Get ready. Whether you're a business owner or an employee, a huge change to your taxes is coming. And it's not what you think.

One thing's for certain in 2014. There will not be a lot of individual tax increases. We had most of that last year, particularly from the effects of the Affordable Care Act. This year the highest earners will see their top federal tax rate go up to 39.5%. Medical-device and other companies in the health-care field will be levied with new surcharges. And of course there's the individual mandate, requiring everyone to have health insurance or be subject to a penalty (or a tax or whatever it's called) that will be reported on taxpayers' federal returns.

But that's not the biggest change. A bigger one will happen in 2014 and in the next few years. More people will itemize. Are you itemizing? Are your employees? You will be!

Hello, Medical-Expense Deduction

Right now, most taxpayers earning less than $75,000 per year and a third earning up to $100,000 still do not itemize their deductions on their federal tax returns. That's because to itemize, you must first have eligible expenses that exceed $6,200 (or $12,400 for married households) which is the standard deduction we're allowed to take in lieu of itemizing. For many taxpayers, the standard deduction, even when considering mortgage payments and state taxes and medical expenses (which have to now be more than 10% of your adjusted gross income to be eligible for a deduction) was higher (and easier) to deduct than itemizing individual expenses. But not anymore.

That's because we are now in a new era of health care. And in the next few years health plans are going to change. If health-care insurance costs increase as many experts predict, employers will be able to absorb only so much. Business owners will look to save money while still being in compliance with the law. So what will likely happen to your company's benefits? Your future health-insurance plan will almost certainly have higher deductibles for both you and your employees. And more out of pocket expenses. Brace yourself.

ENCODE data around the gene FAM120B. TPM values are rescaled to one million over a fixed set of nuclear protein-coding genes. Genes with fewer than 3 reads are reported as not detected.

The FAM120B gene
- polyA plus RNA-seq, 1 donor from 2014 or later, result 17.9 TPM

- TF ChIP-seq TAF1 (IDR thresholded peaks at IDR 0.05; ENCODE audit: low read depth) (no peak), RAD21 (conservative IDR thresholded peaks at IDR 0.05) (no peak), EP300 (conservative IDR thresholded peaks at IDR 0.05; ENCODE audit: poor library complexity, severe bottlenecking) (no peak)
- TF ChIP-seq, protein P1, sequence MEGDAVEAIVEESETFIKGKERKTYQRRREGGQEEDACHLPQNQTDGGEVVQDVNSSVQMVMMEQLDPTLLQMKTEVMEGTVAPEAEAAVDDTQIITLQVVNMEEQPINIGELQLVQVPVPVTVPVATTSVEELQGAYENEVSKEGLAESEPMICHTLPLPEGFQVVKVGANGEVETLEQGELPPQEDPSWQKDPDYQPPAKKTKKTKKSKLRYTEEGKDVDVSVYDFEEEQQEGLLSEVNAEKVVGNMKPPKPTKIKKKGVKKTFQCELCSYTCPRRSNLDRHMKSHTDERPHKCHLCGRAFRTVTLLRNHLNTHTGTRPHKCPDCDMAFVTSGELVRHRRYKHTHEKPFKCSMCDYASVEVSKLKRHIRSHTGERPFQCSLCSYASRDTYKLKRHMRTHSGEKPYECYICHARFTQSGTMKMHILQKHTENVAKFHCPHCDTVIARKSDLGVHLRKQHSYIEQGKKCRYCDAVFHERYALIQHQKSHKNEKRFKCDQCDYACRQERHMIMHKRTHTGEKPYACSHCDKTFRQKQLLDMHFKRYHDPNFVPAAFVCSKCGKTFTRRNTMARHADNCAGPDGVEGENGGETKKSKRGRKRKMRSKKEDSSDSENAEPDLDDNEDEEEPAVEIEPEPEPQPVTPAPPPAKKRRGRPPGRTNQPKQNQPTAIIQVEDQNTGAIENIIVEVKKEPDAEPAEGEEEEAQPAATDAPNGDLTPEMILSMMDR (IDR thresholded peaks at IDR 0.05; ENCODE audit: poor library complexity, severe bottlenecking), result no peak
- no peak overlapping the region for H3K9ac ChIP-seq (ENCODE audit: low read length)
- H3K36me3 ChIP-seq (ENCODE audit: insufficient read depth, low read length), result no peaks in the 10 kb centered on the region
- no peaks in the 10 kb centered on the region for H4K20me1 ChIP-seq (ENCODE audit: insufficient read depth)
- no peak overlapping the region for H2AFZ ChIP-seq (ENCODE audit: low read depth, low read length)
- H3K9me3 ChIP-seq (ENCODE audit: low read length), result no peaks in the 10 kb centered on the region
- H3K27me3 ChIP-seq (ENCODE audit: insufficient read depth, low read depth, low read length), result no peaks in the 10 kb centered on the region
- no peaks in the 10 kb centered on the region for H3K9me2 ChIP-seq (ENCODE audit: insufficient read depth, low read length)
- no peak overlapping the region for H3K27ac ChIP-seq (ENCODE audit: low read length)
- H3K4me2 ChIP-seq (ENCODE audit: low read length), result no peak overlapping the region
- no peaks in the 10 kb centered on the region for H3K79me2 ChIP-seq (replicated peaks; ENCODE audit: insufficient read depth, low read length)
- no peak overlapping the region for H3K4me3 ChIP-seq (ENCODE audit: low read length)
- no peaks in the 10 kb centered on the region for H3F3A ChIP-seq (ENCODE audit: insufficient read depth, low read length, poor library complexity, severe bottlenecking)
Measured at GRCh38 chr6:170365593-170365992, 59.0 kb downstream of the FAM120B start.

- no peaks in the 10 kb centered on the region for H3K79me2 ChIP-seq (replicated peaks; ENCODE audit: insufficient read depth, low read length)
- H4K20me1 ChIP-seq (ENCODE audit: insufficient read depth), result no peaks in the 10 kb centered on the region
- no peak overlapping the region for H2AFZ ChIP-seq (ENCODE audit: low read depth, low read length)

Employers like me will have a choice of offering platinum, gold, silver and bronze plans for ourselves and our employees. All of these plans will be in compliance with the new health-care law. Most of my clients' current plans are probably somewhere in the silver range. The lowest-cost one will be the bronze plan. It will offer the minimum essential benefits required by law. But it will come with higher deductibles and more out-of-pocket costs. Most employers like me will do our best to help our employees with this cost. But the reality is that more employees will likely have to bear the burden as health-care premiums continue to rise, which many experts predict.

Employers will likely give employees a choice in the future. We will explain that they can stick with their current plan and pay higher premiums. Or, they may find themselves opting to take a lower-priced bronze plan but exposing themselves to higher deductibles and out-of-pocket costs that were once covered. Have a soccer kid in the family? A cheerleader? Weekend-warrior spouse? One broken leg, one torn ligament, one hip replacement and you'll find yourself easily out-of-pocket for thousands. The good news is that the Affordable Care Act will ultimately limit your out-of-pocket expenses to a maximum of $6,350 ($12,700 for families). The bad news is that you're going to start getting familiar with that maximum.

So now think about your future tax returns. Whether you're a business owner or an employee, that medical-expense deduction will be looking pretty attractive right? If you're making $50,000 or $75,000 a year and you've got a bronze plan, you could find yourself spending more than 10% of your income on medical expenses and premiums. And when you combine that with your mortgage and state and local taxes you will probably exceed the standard deduction amount.

Which means that you'll want to itemize. Things are changing. So prepare. Keep good records to back up your itemized expenses. And if you're an employer, like me, you want to make sure that your people know that the silver lining to increased medical expenses is the potential to realize a bigger tax deduction in the future. It isn't a lot of comfort. But it's something.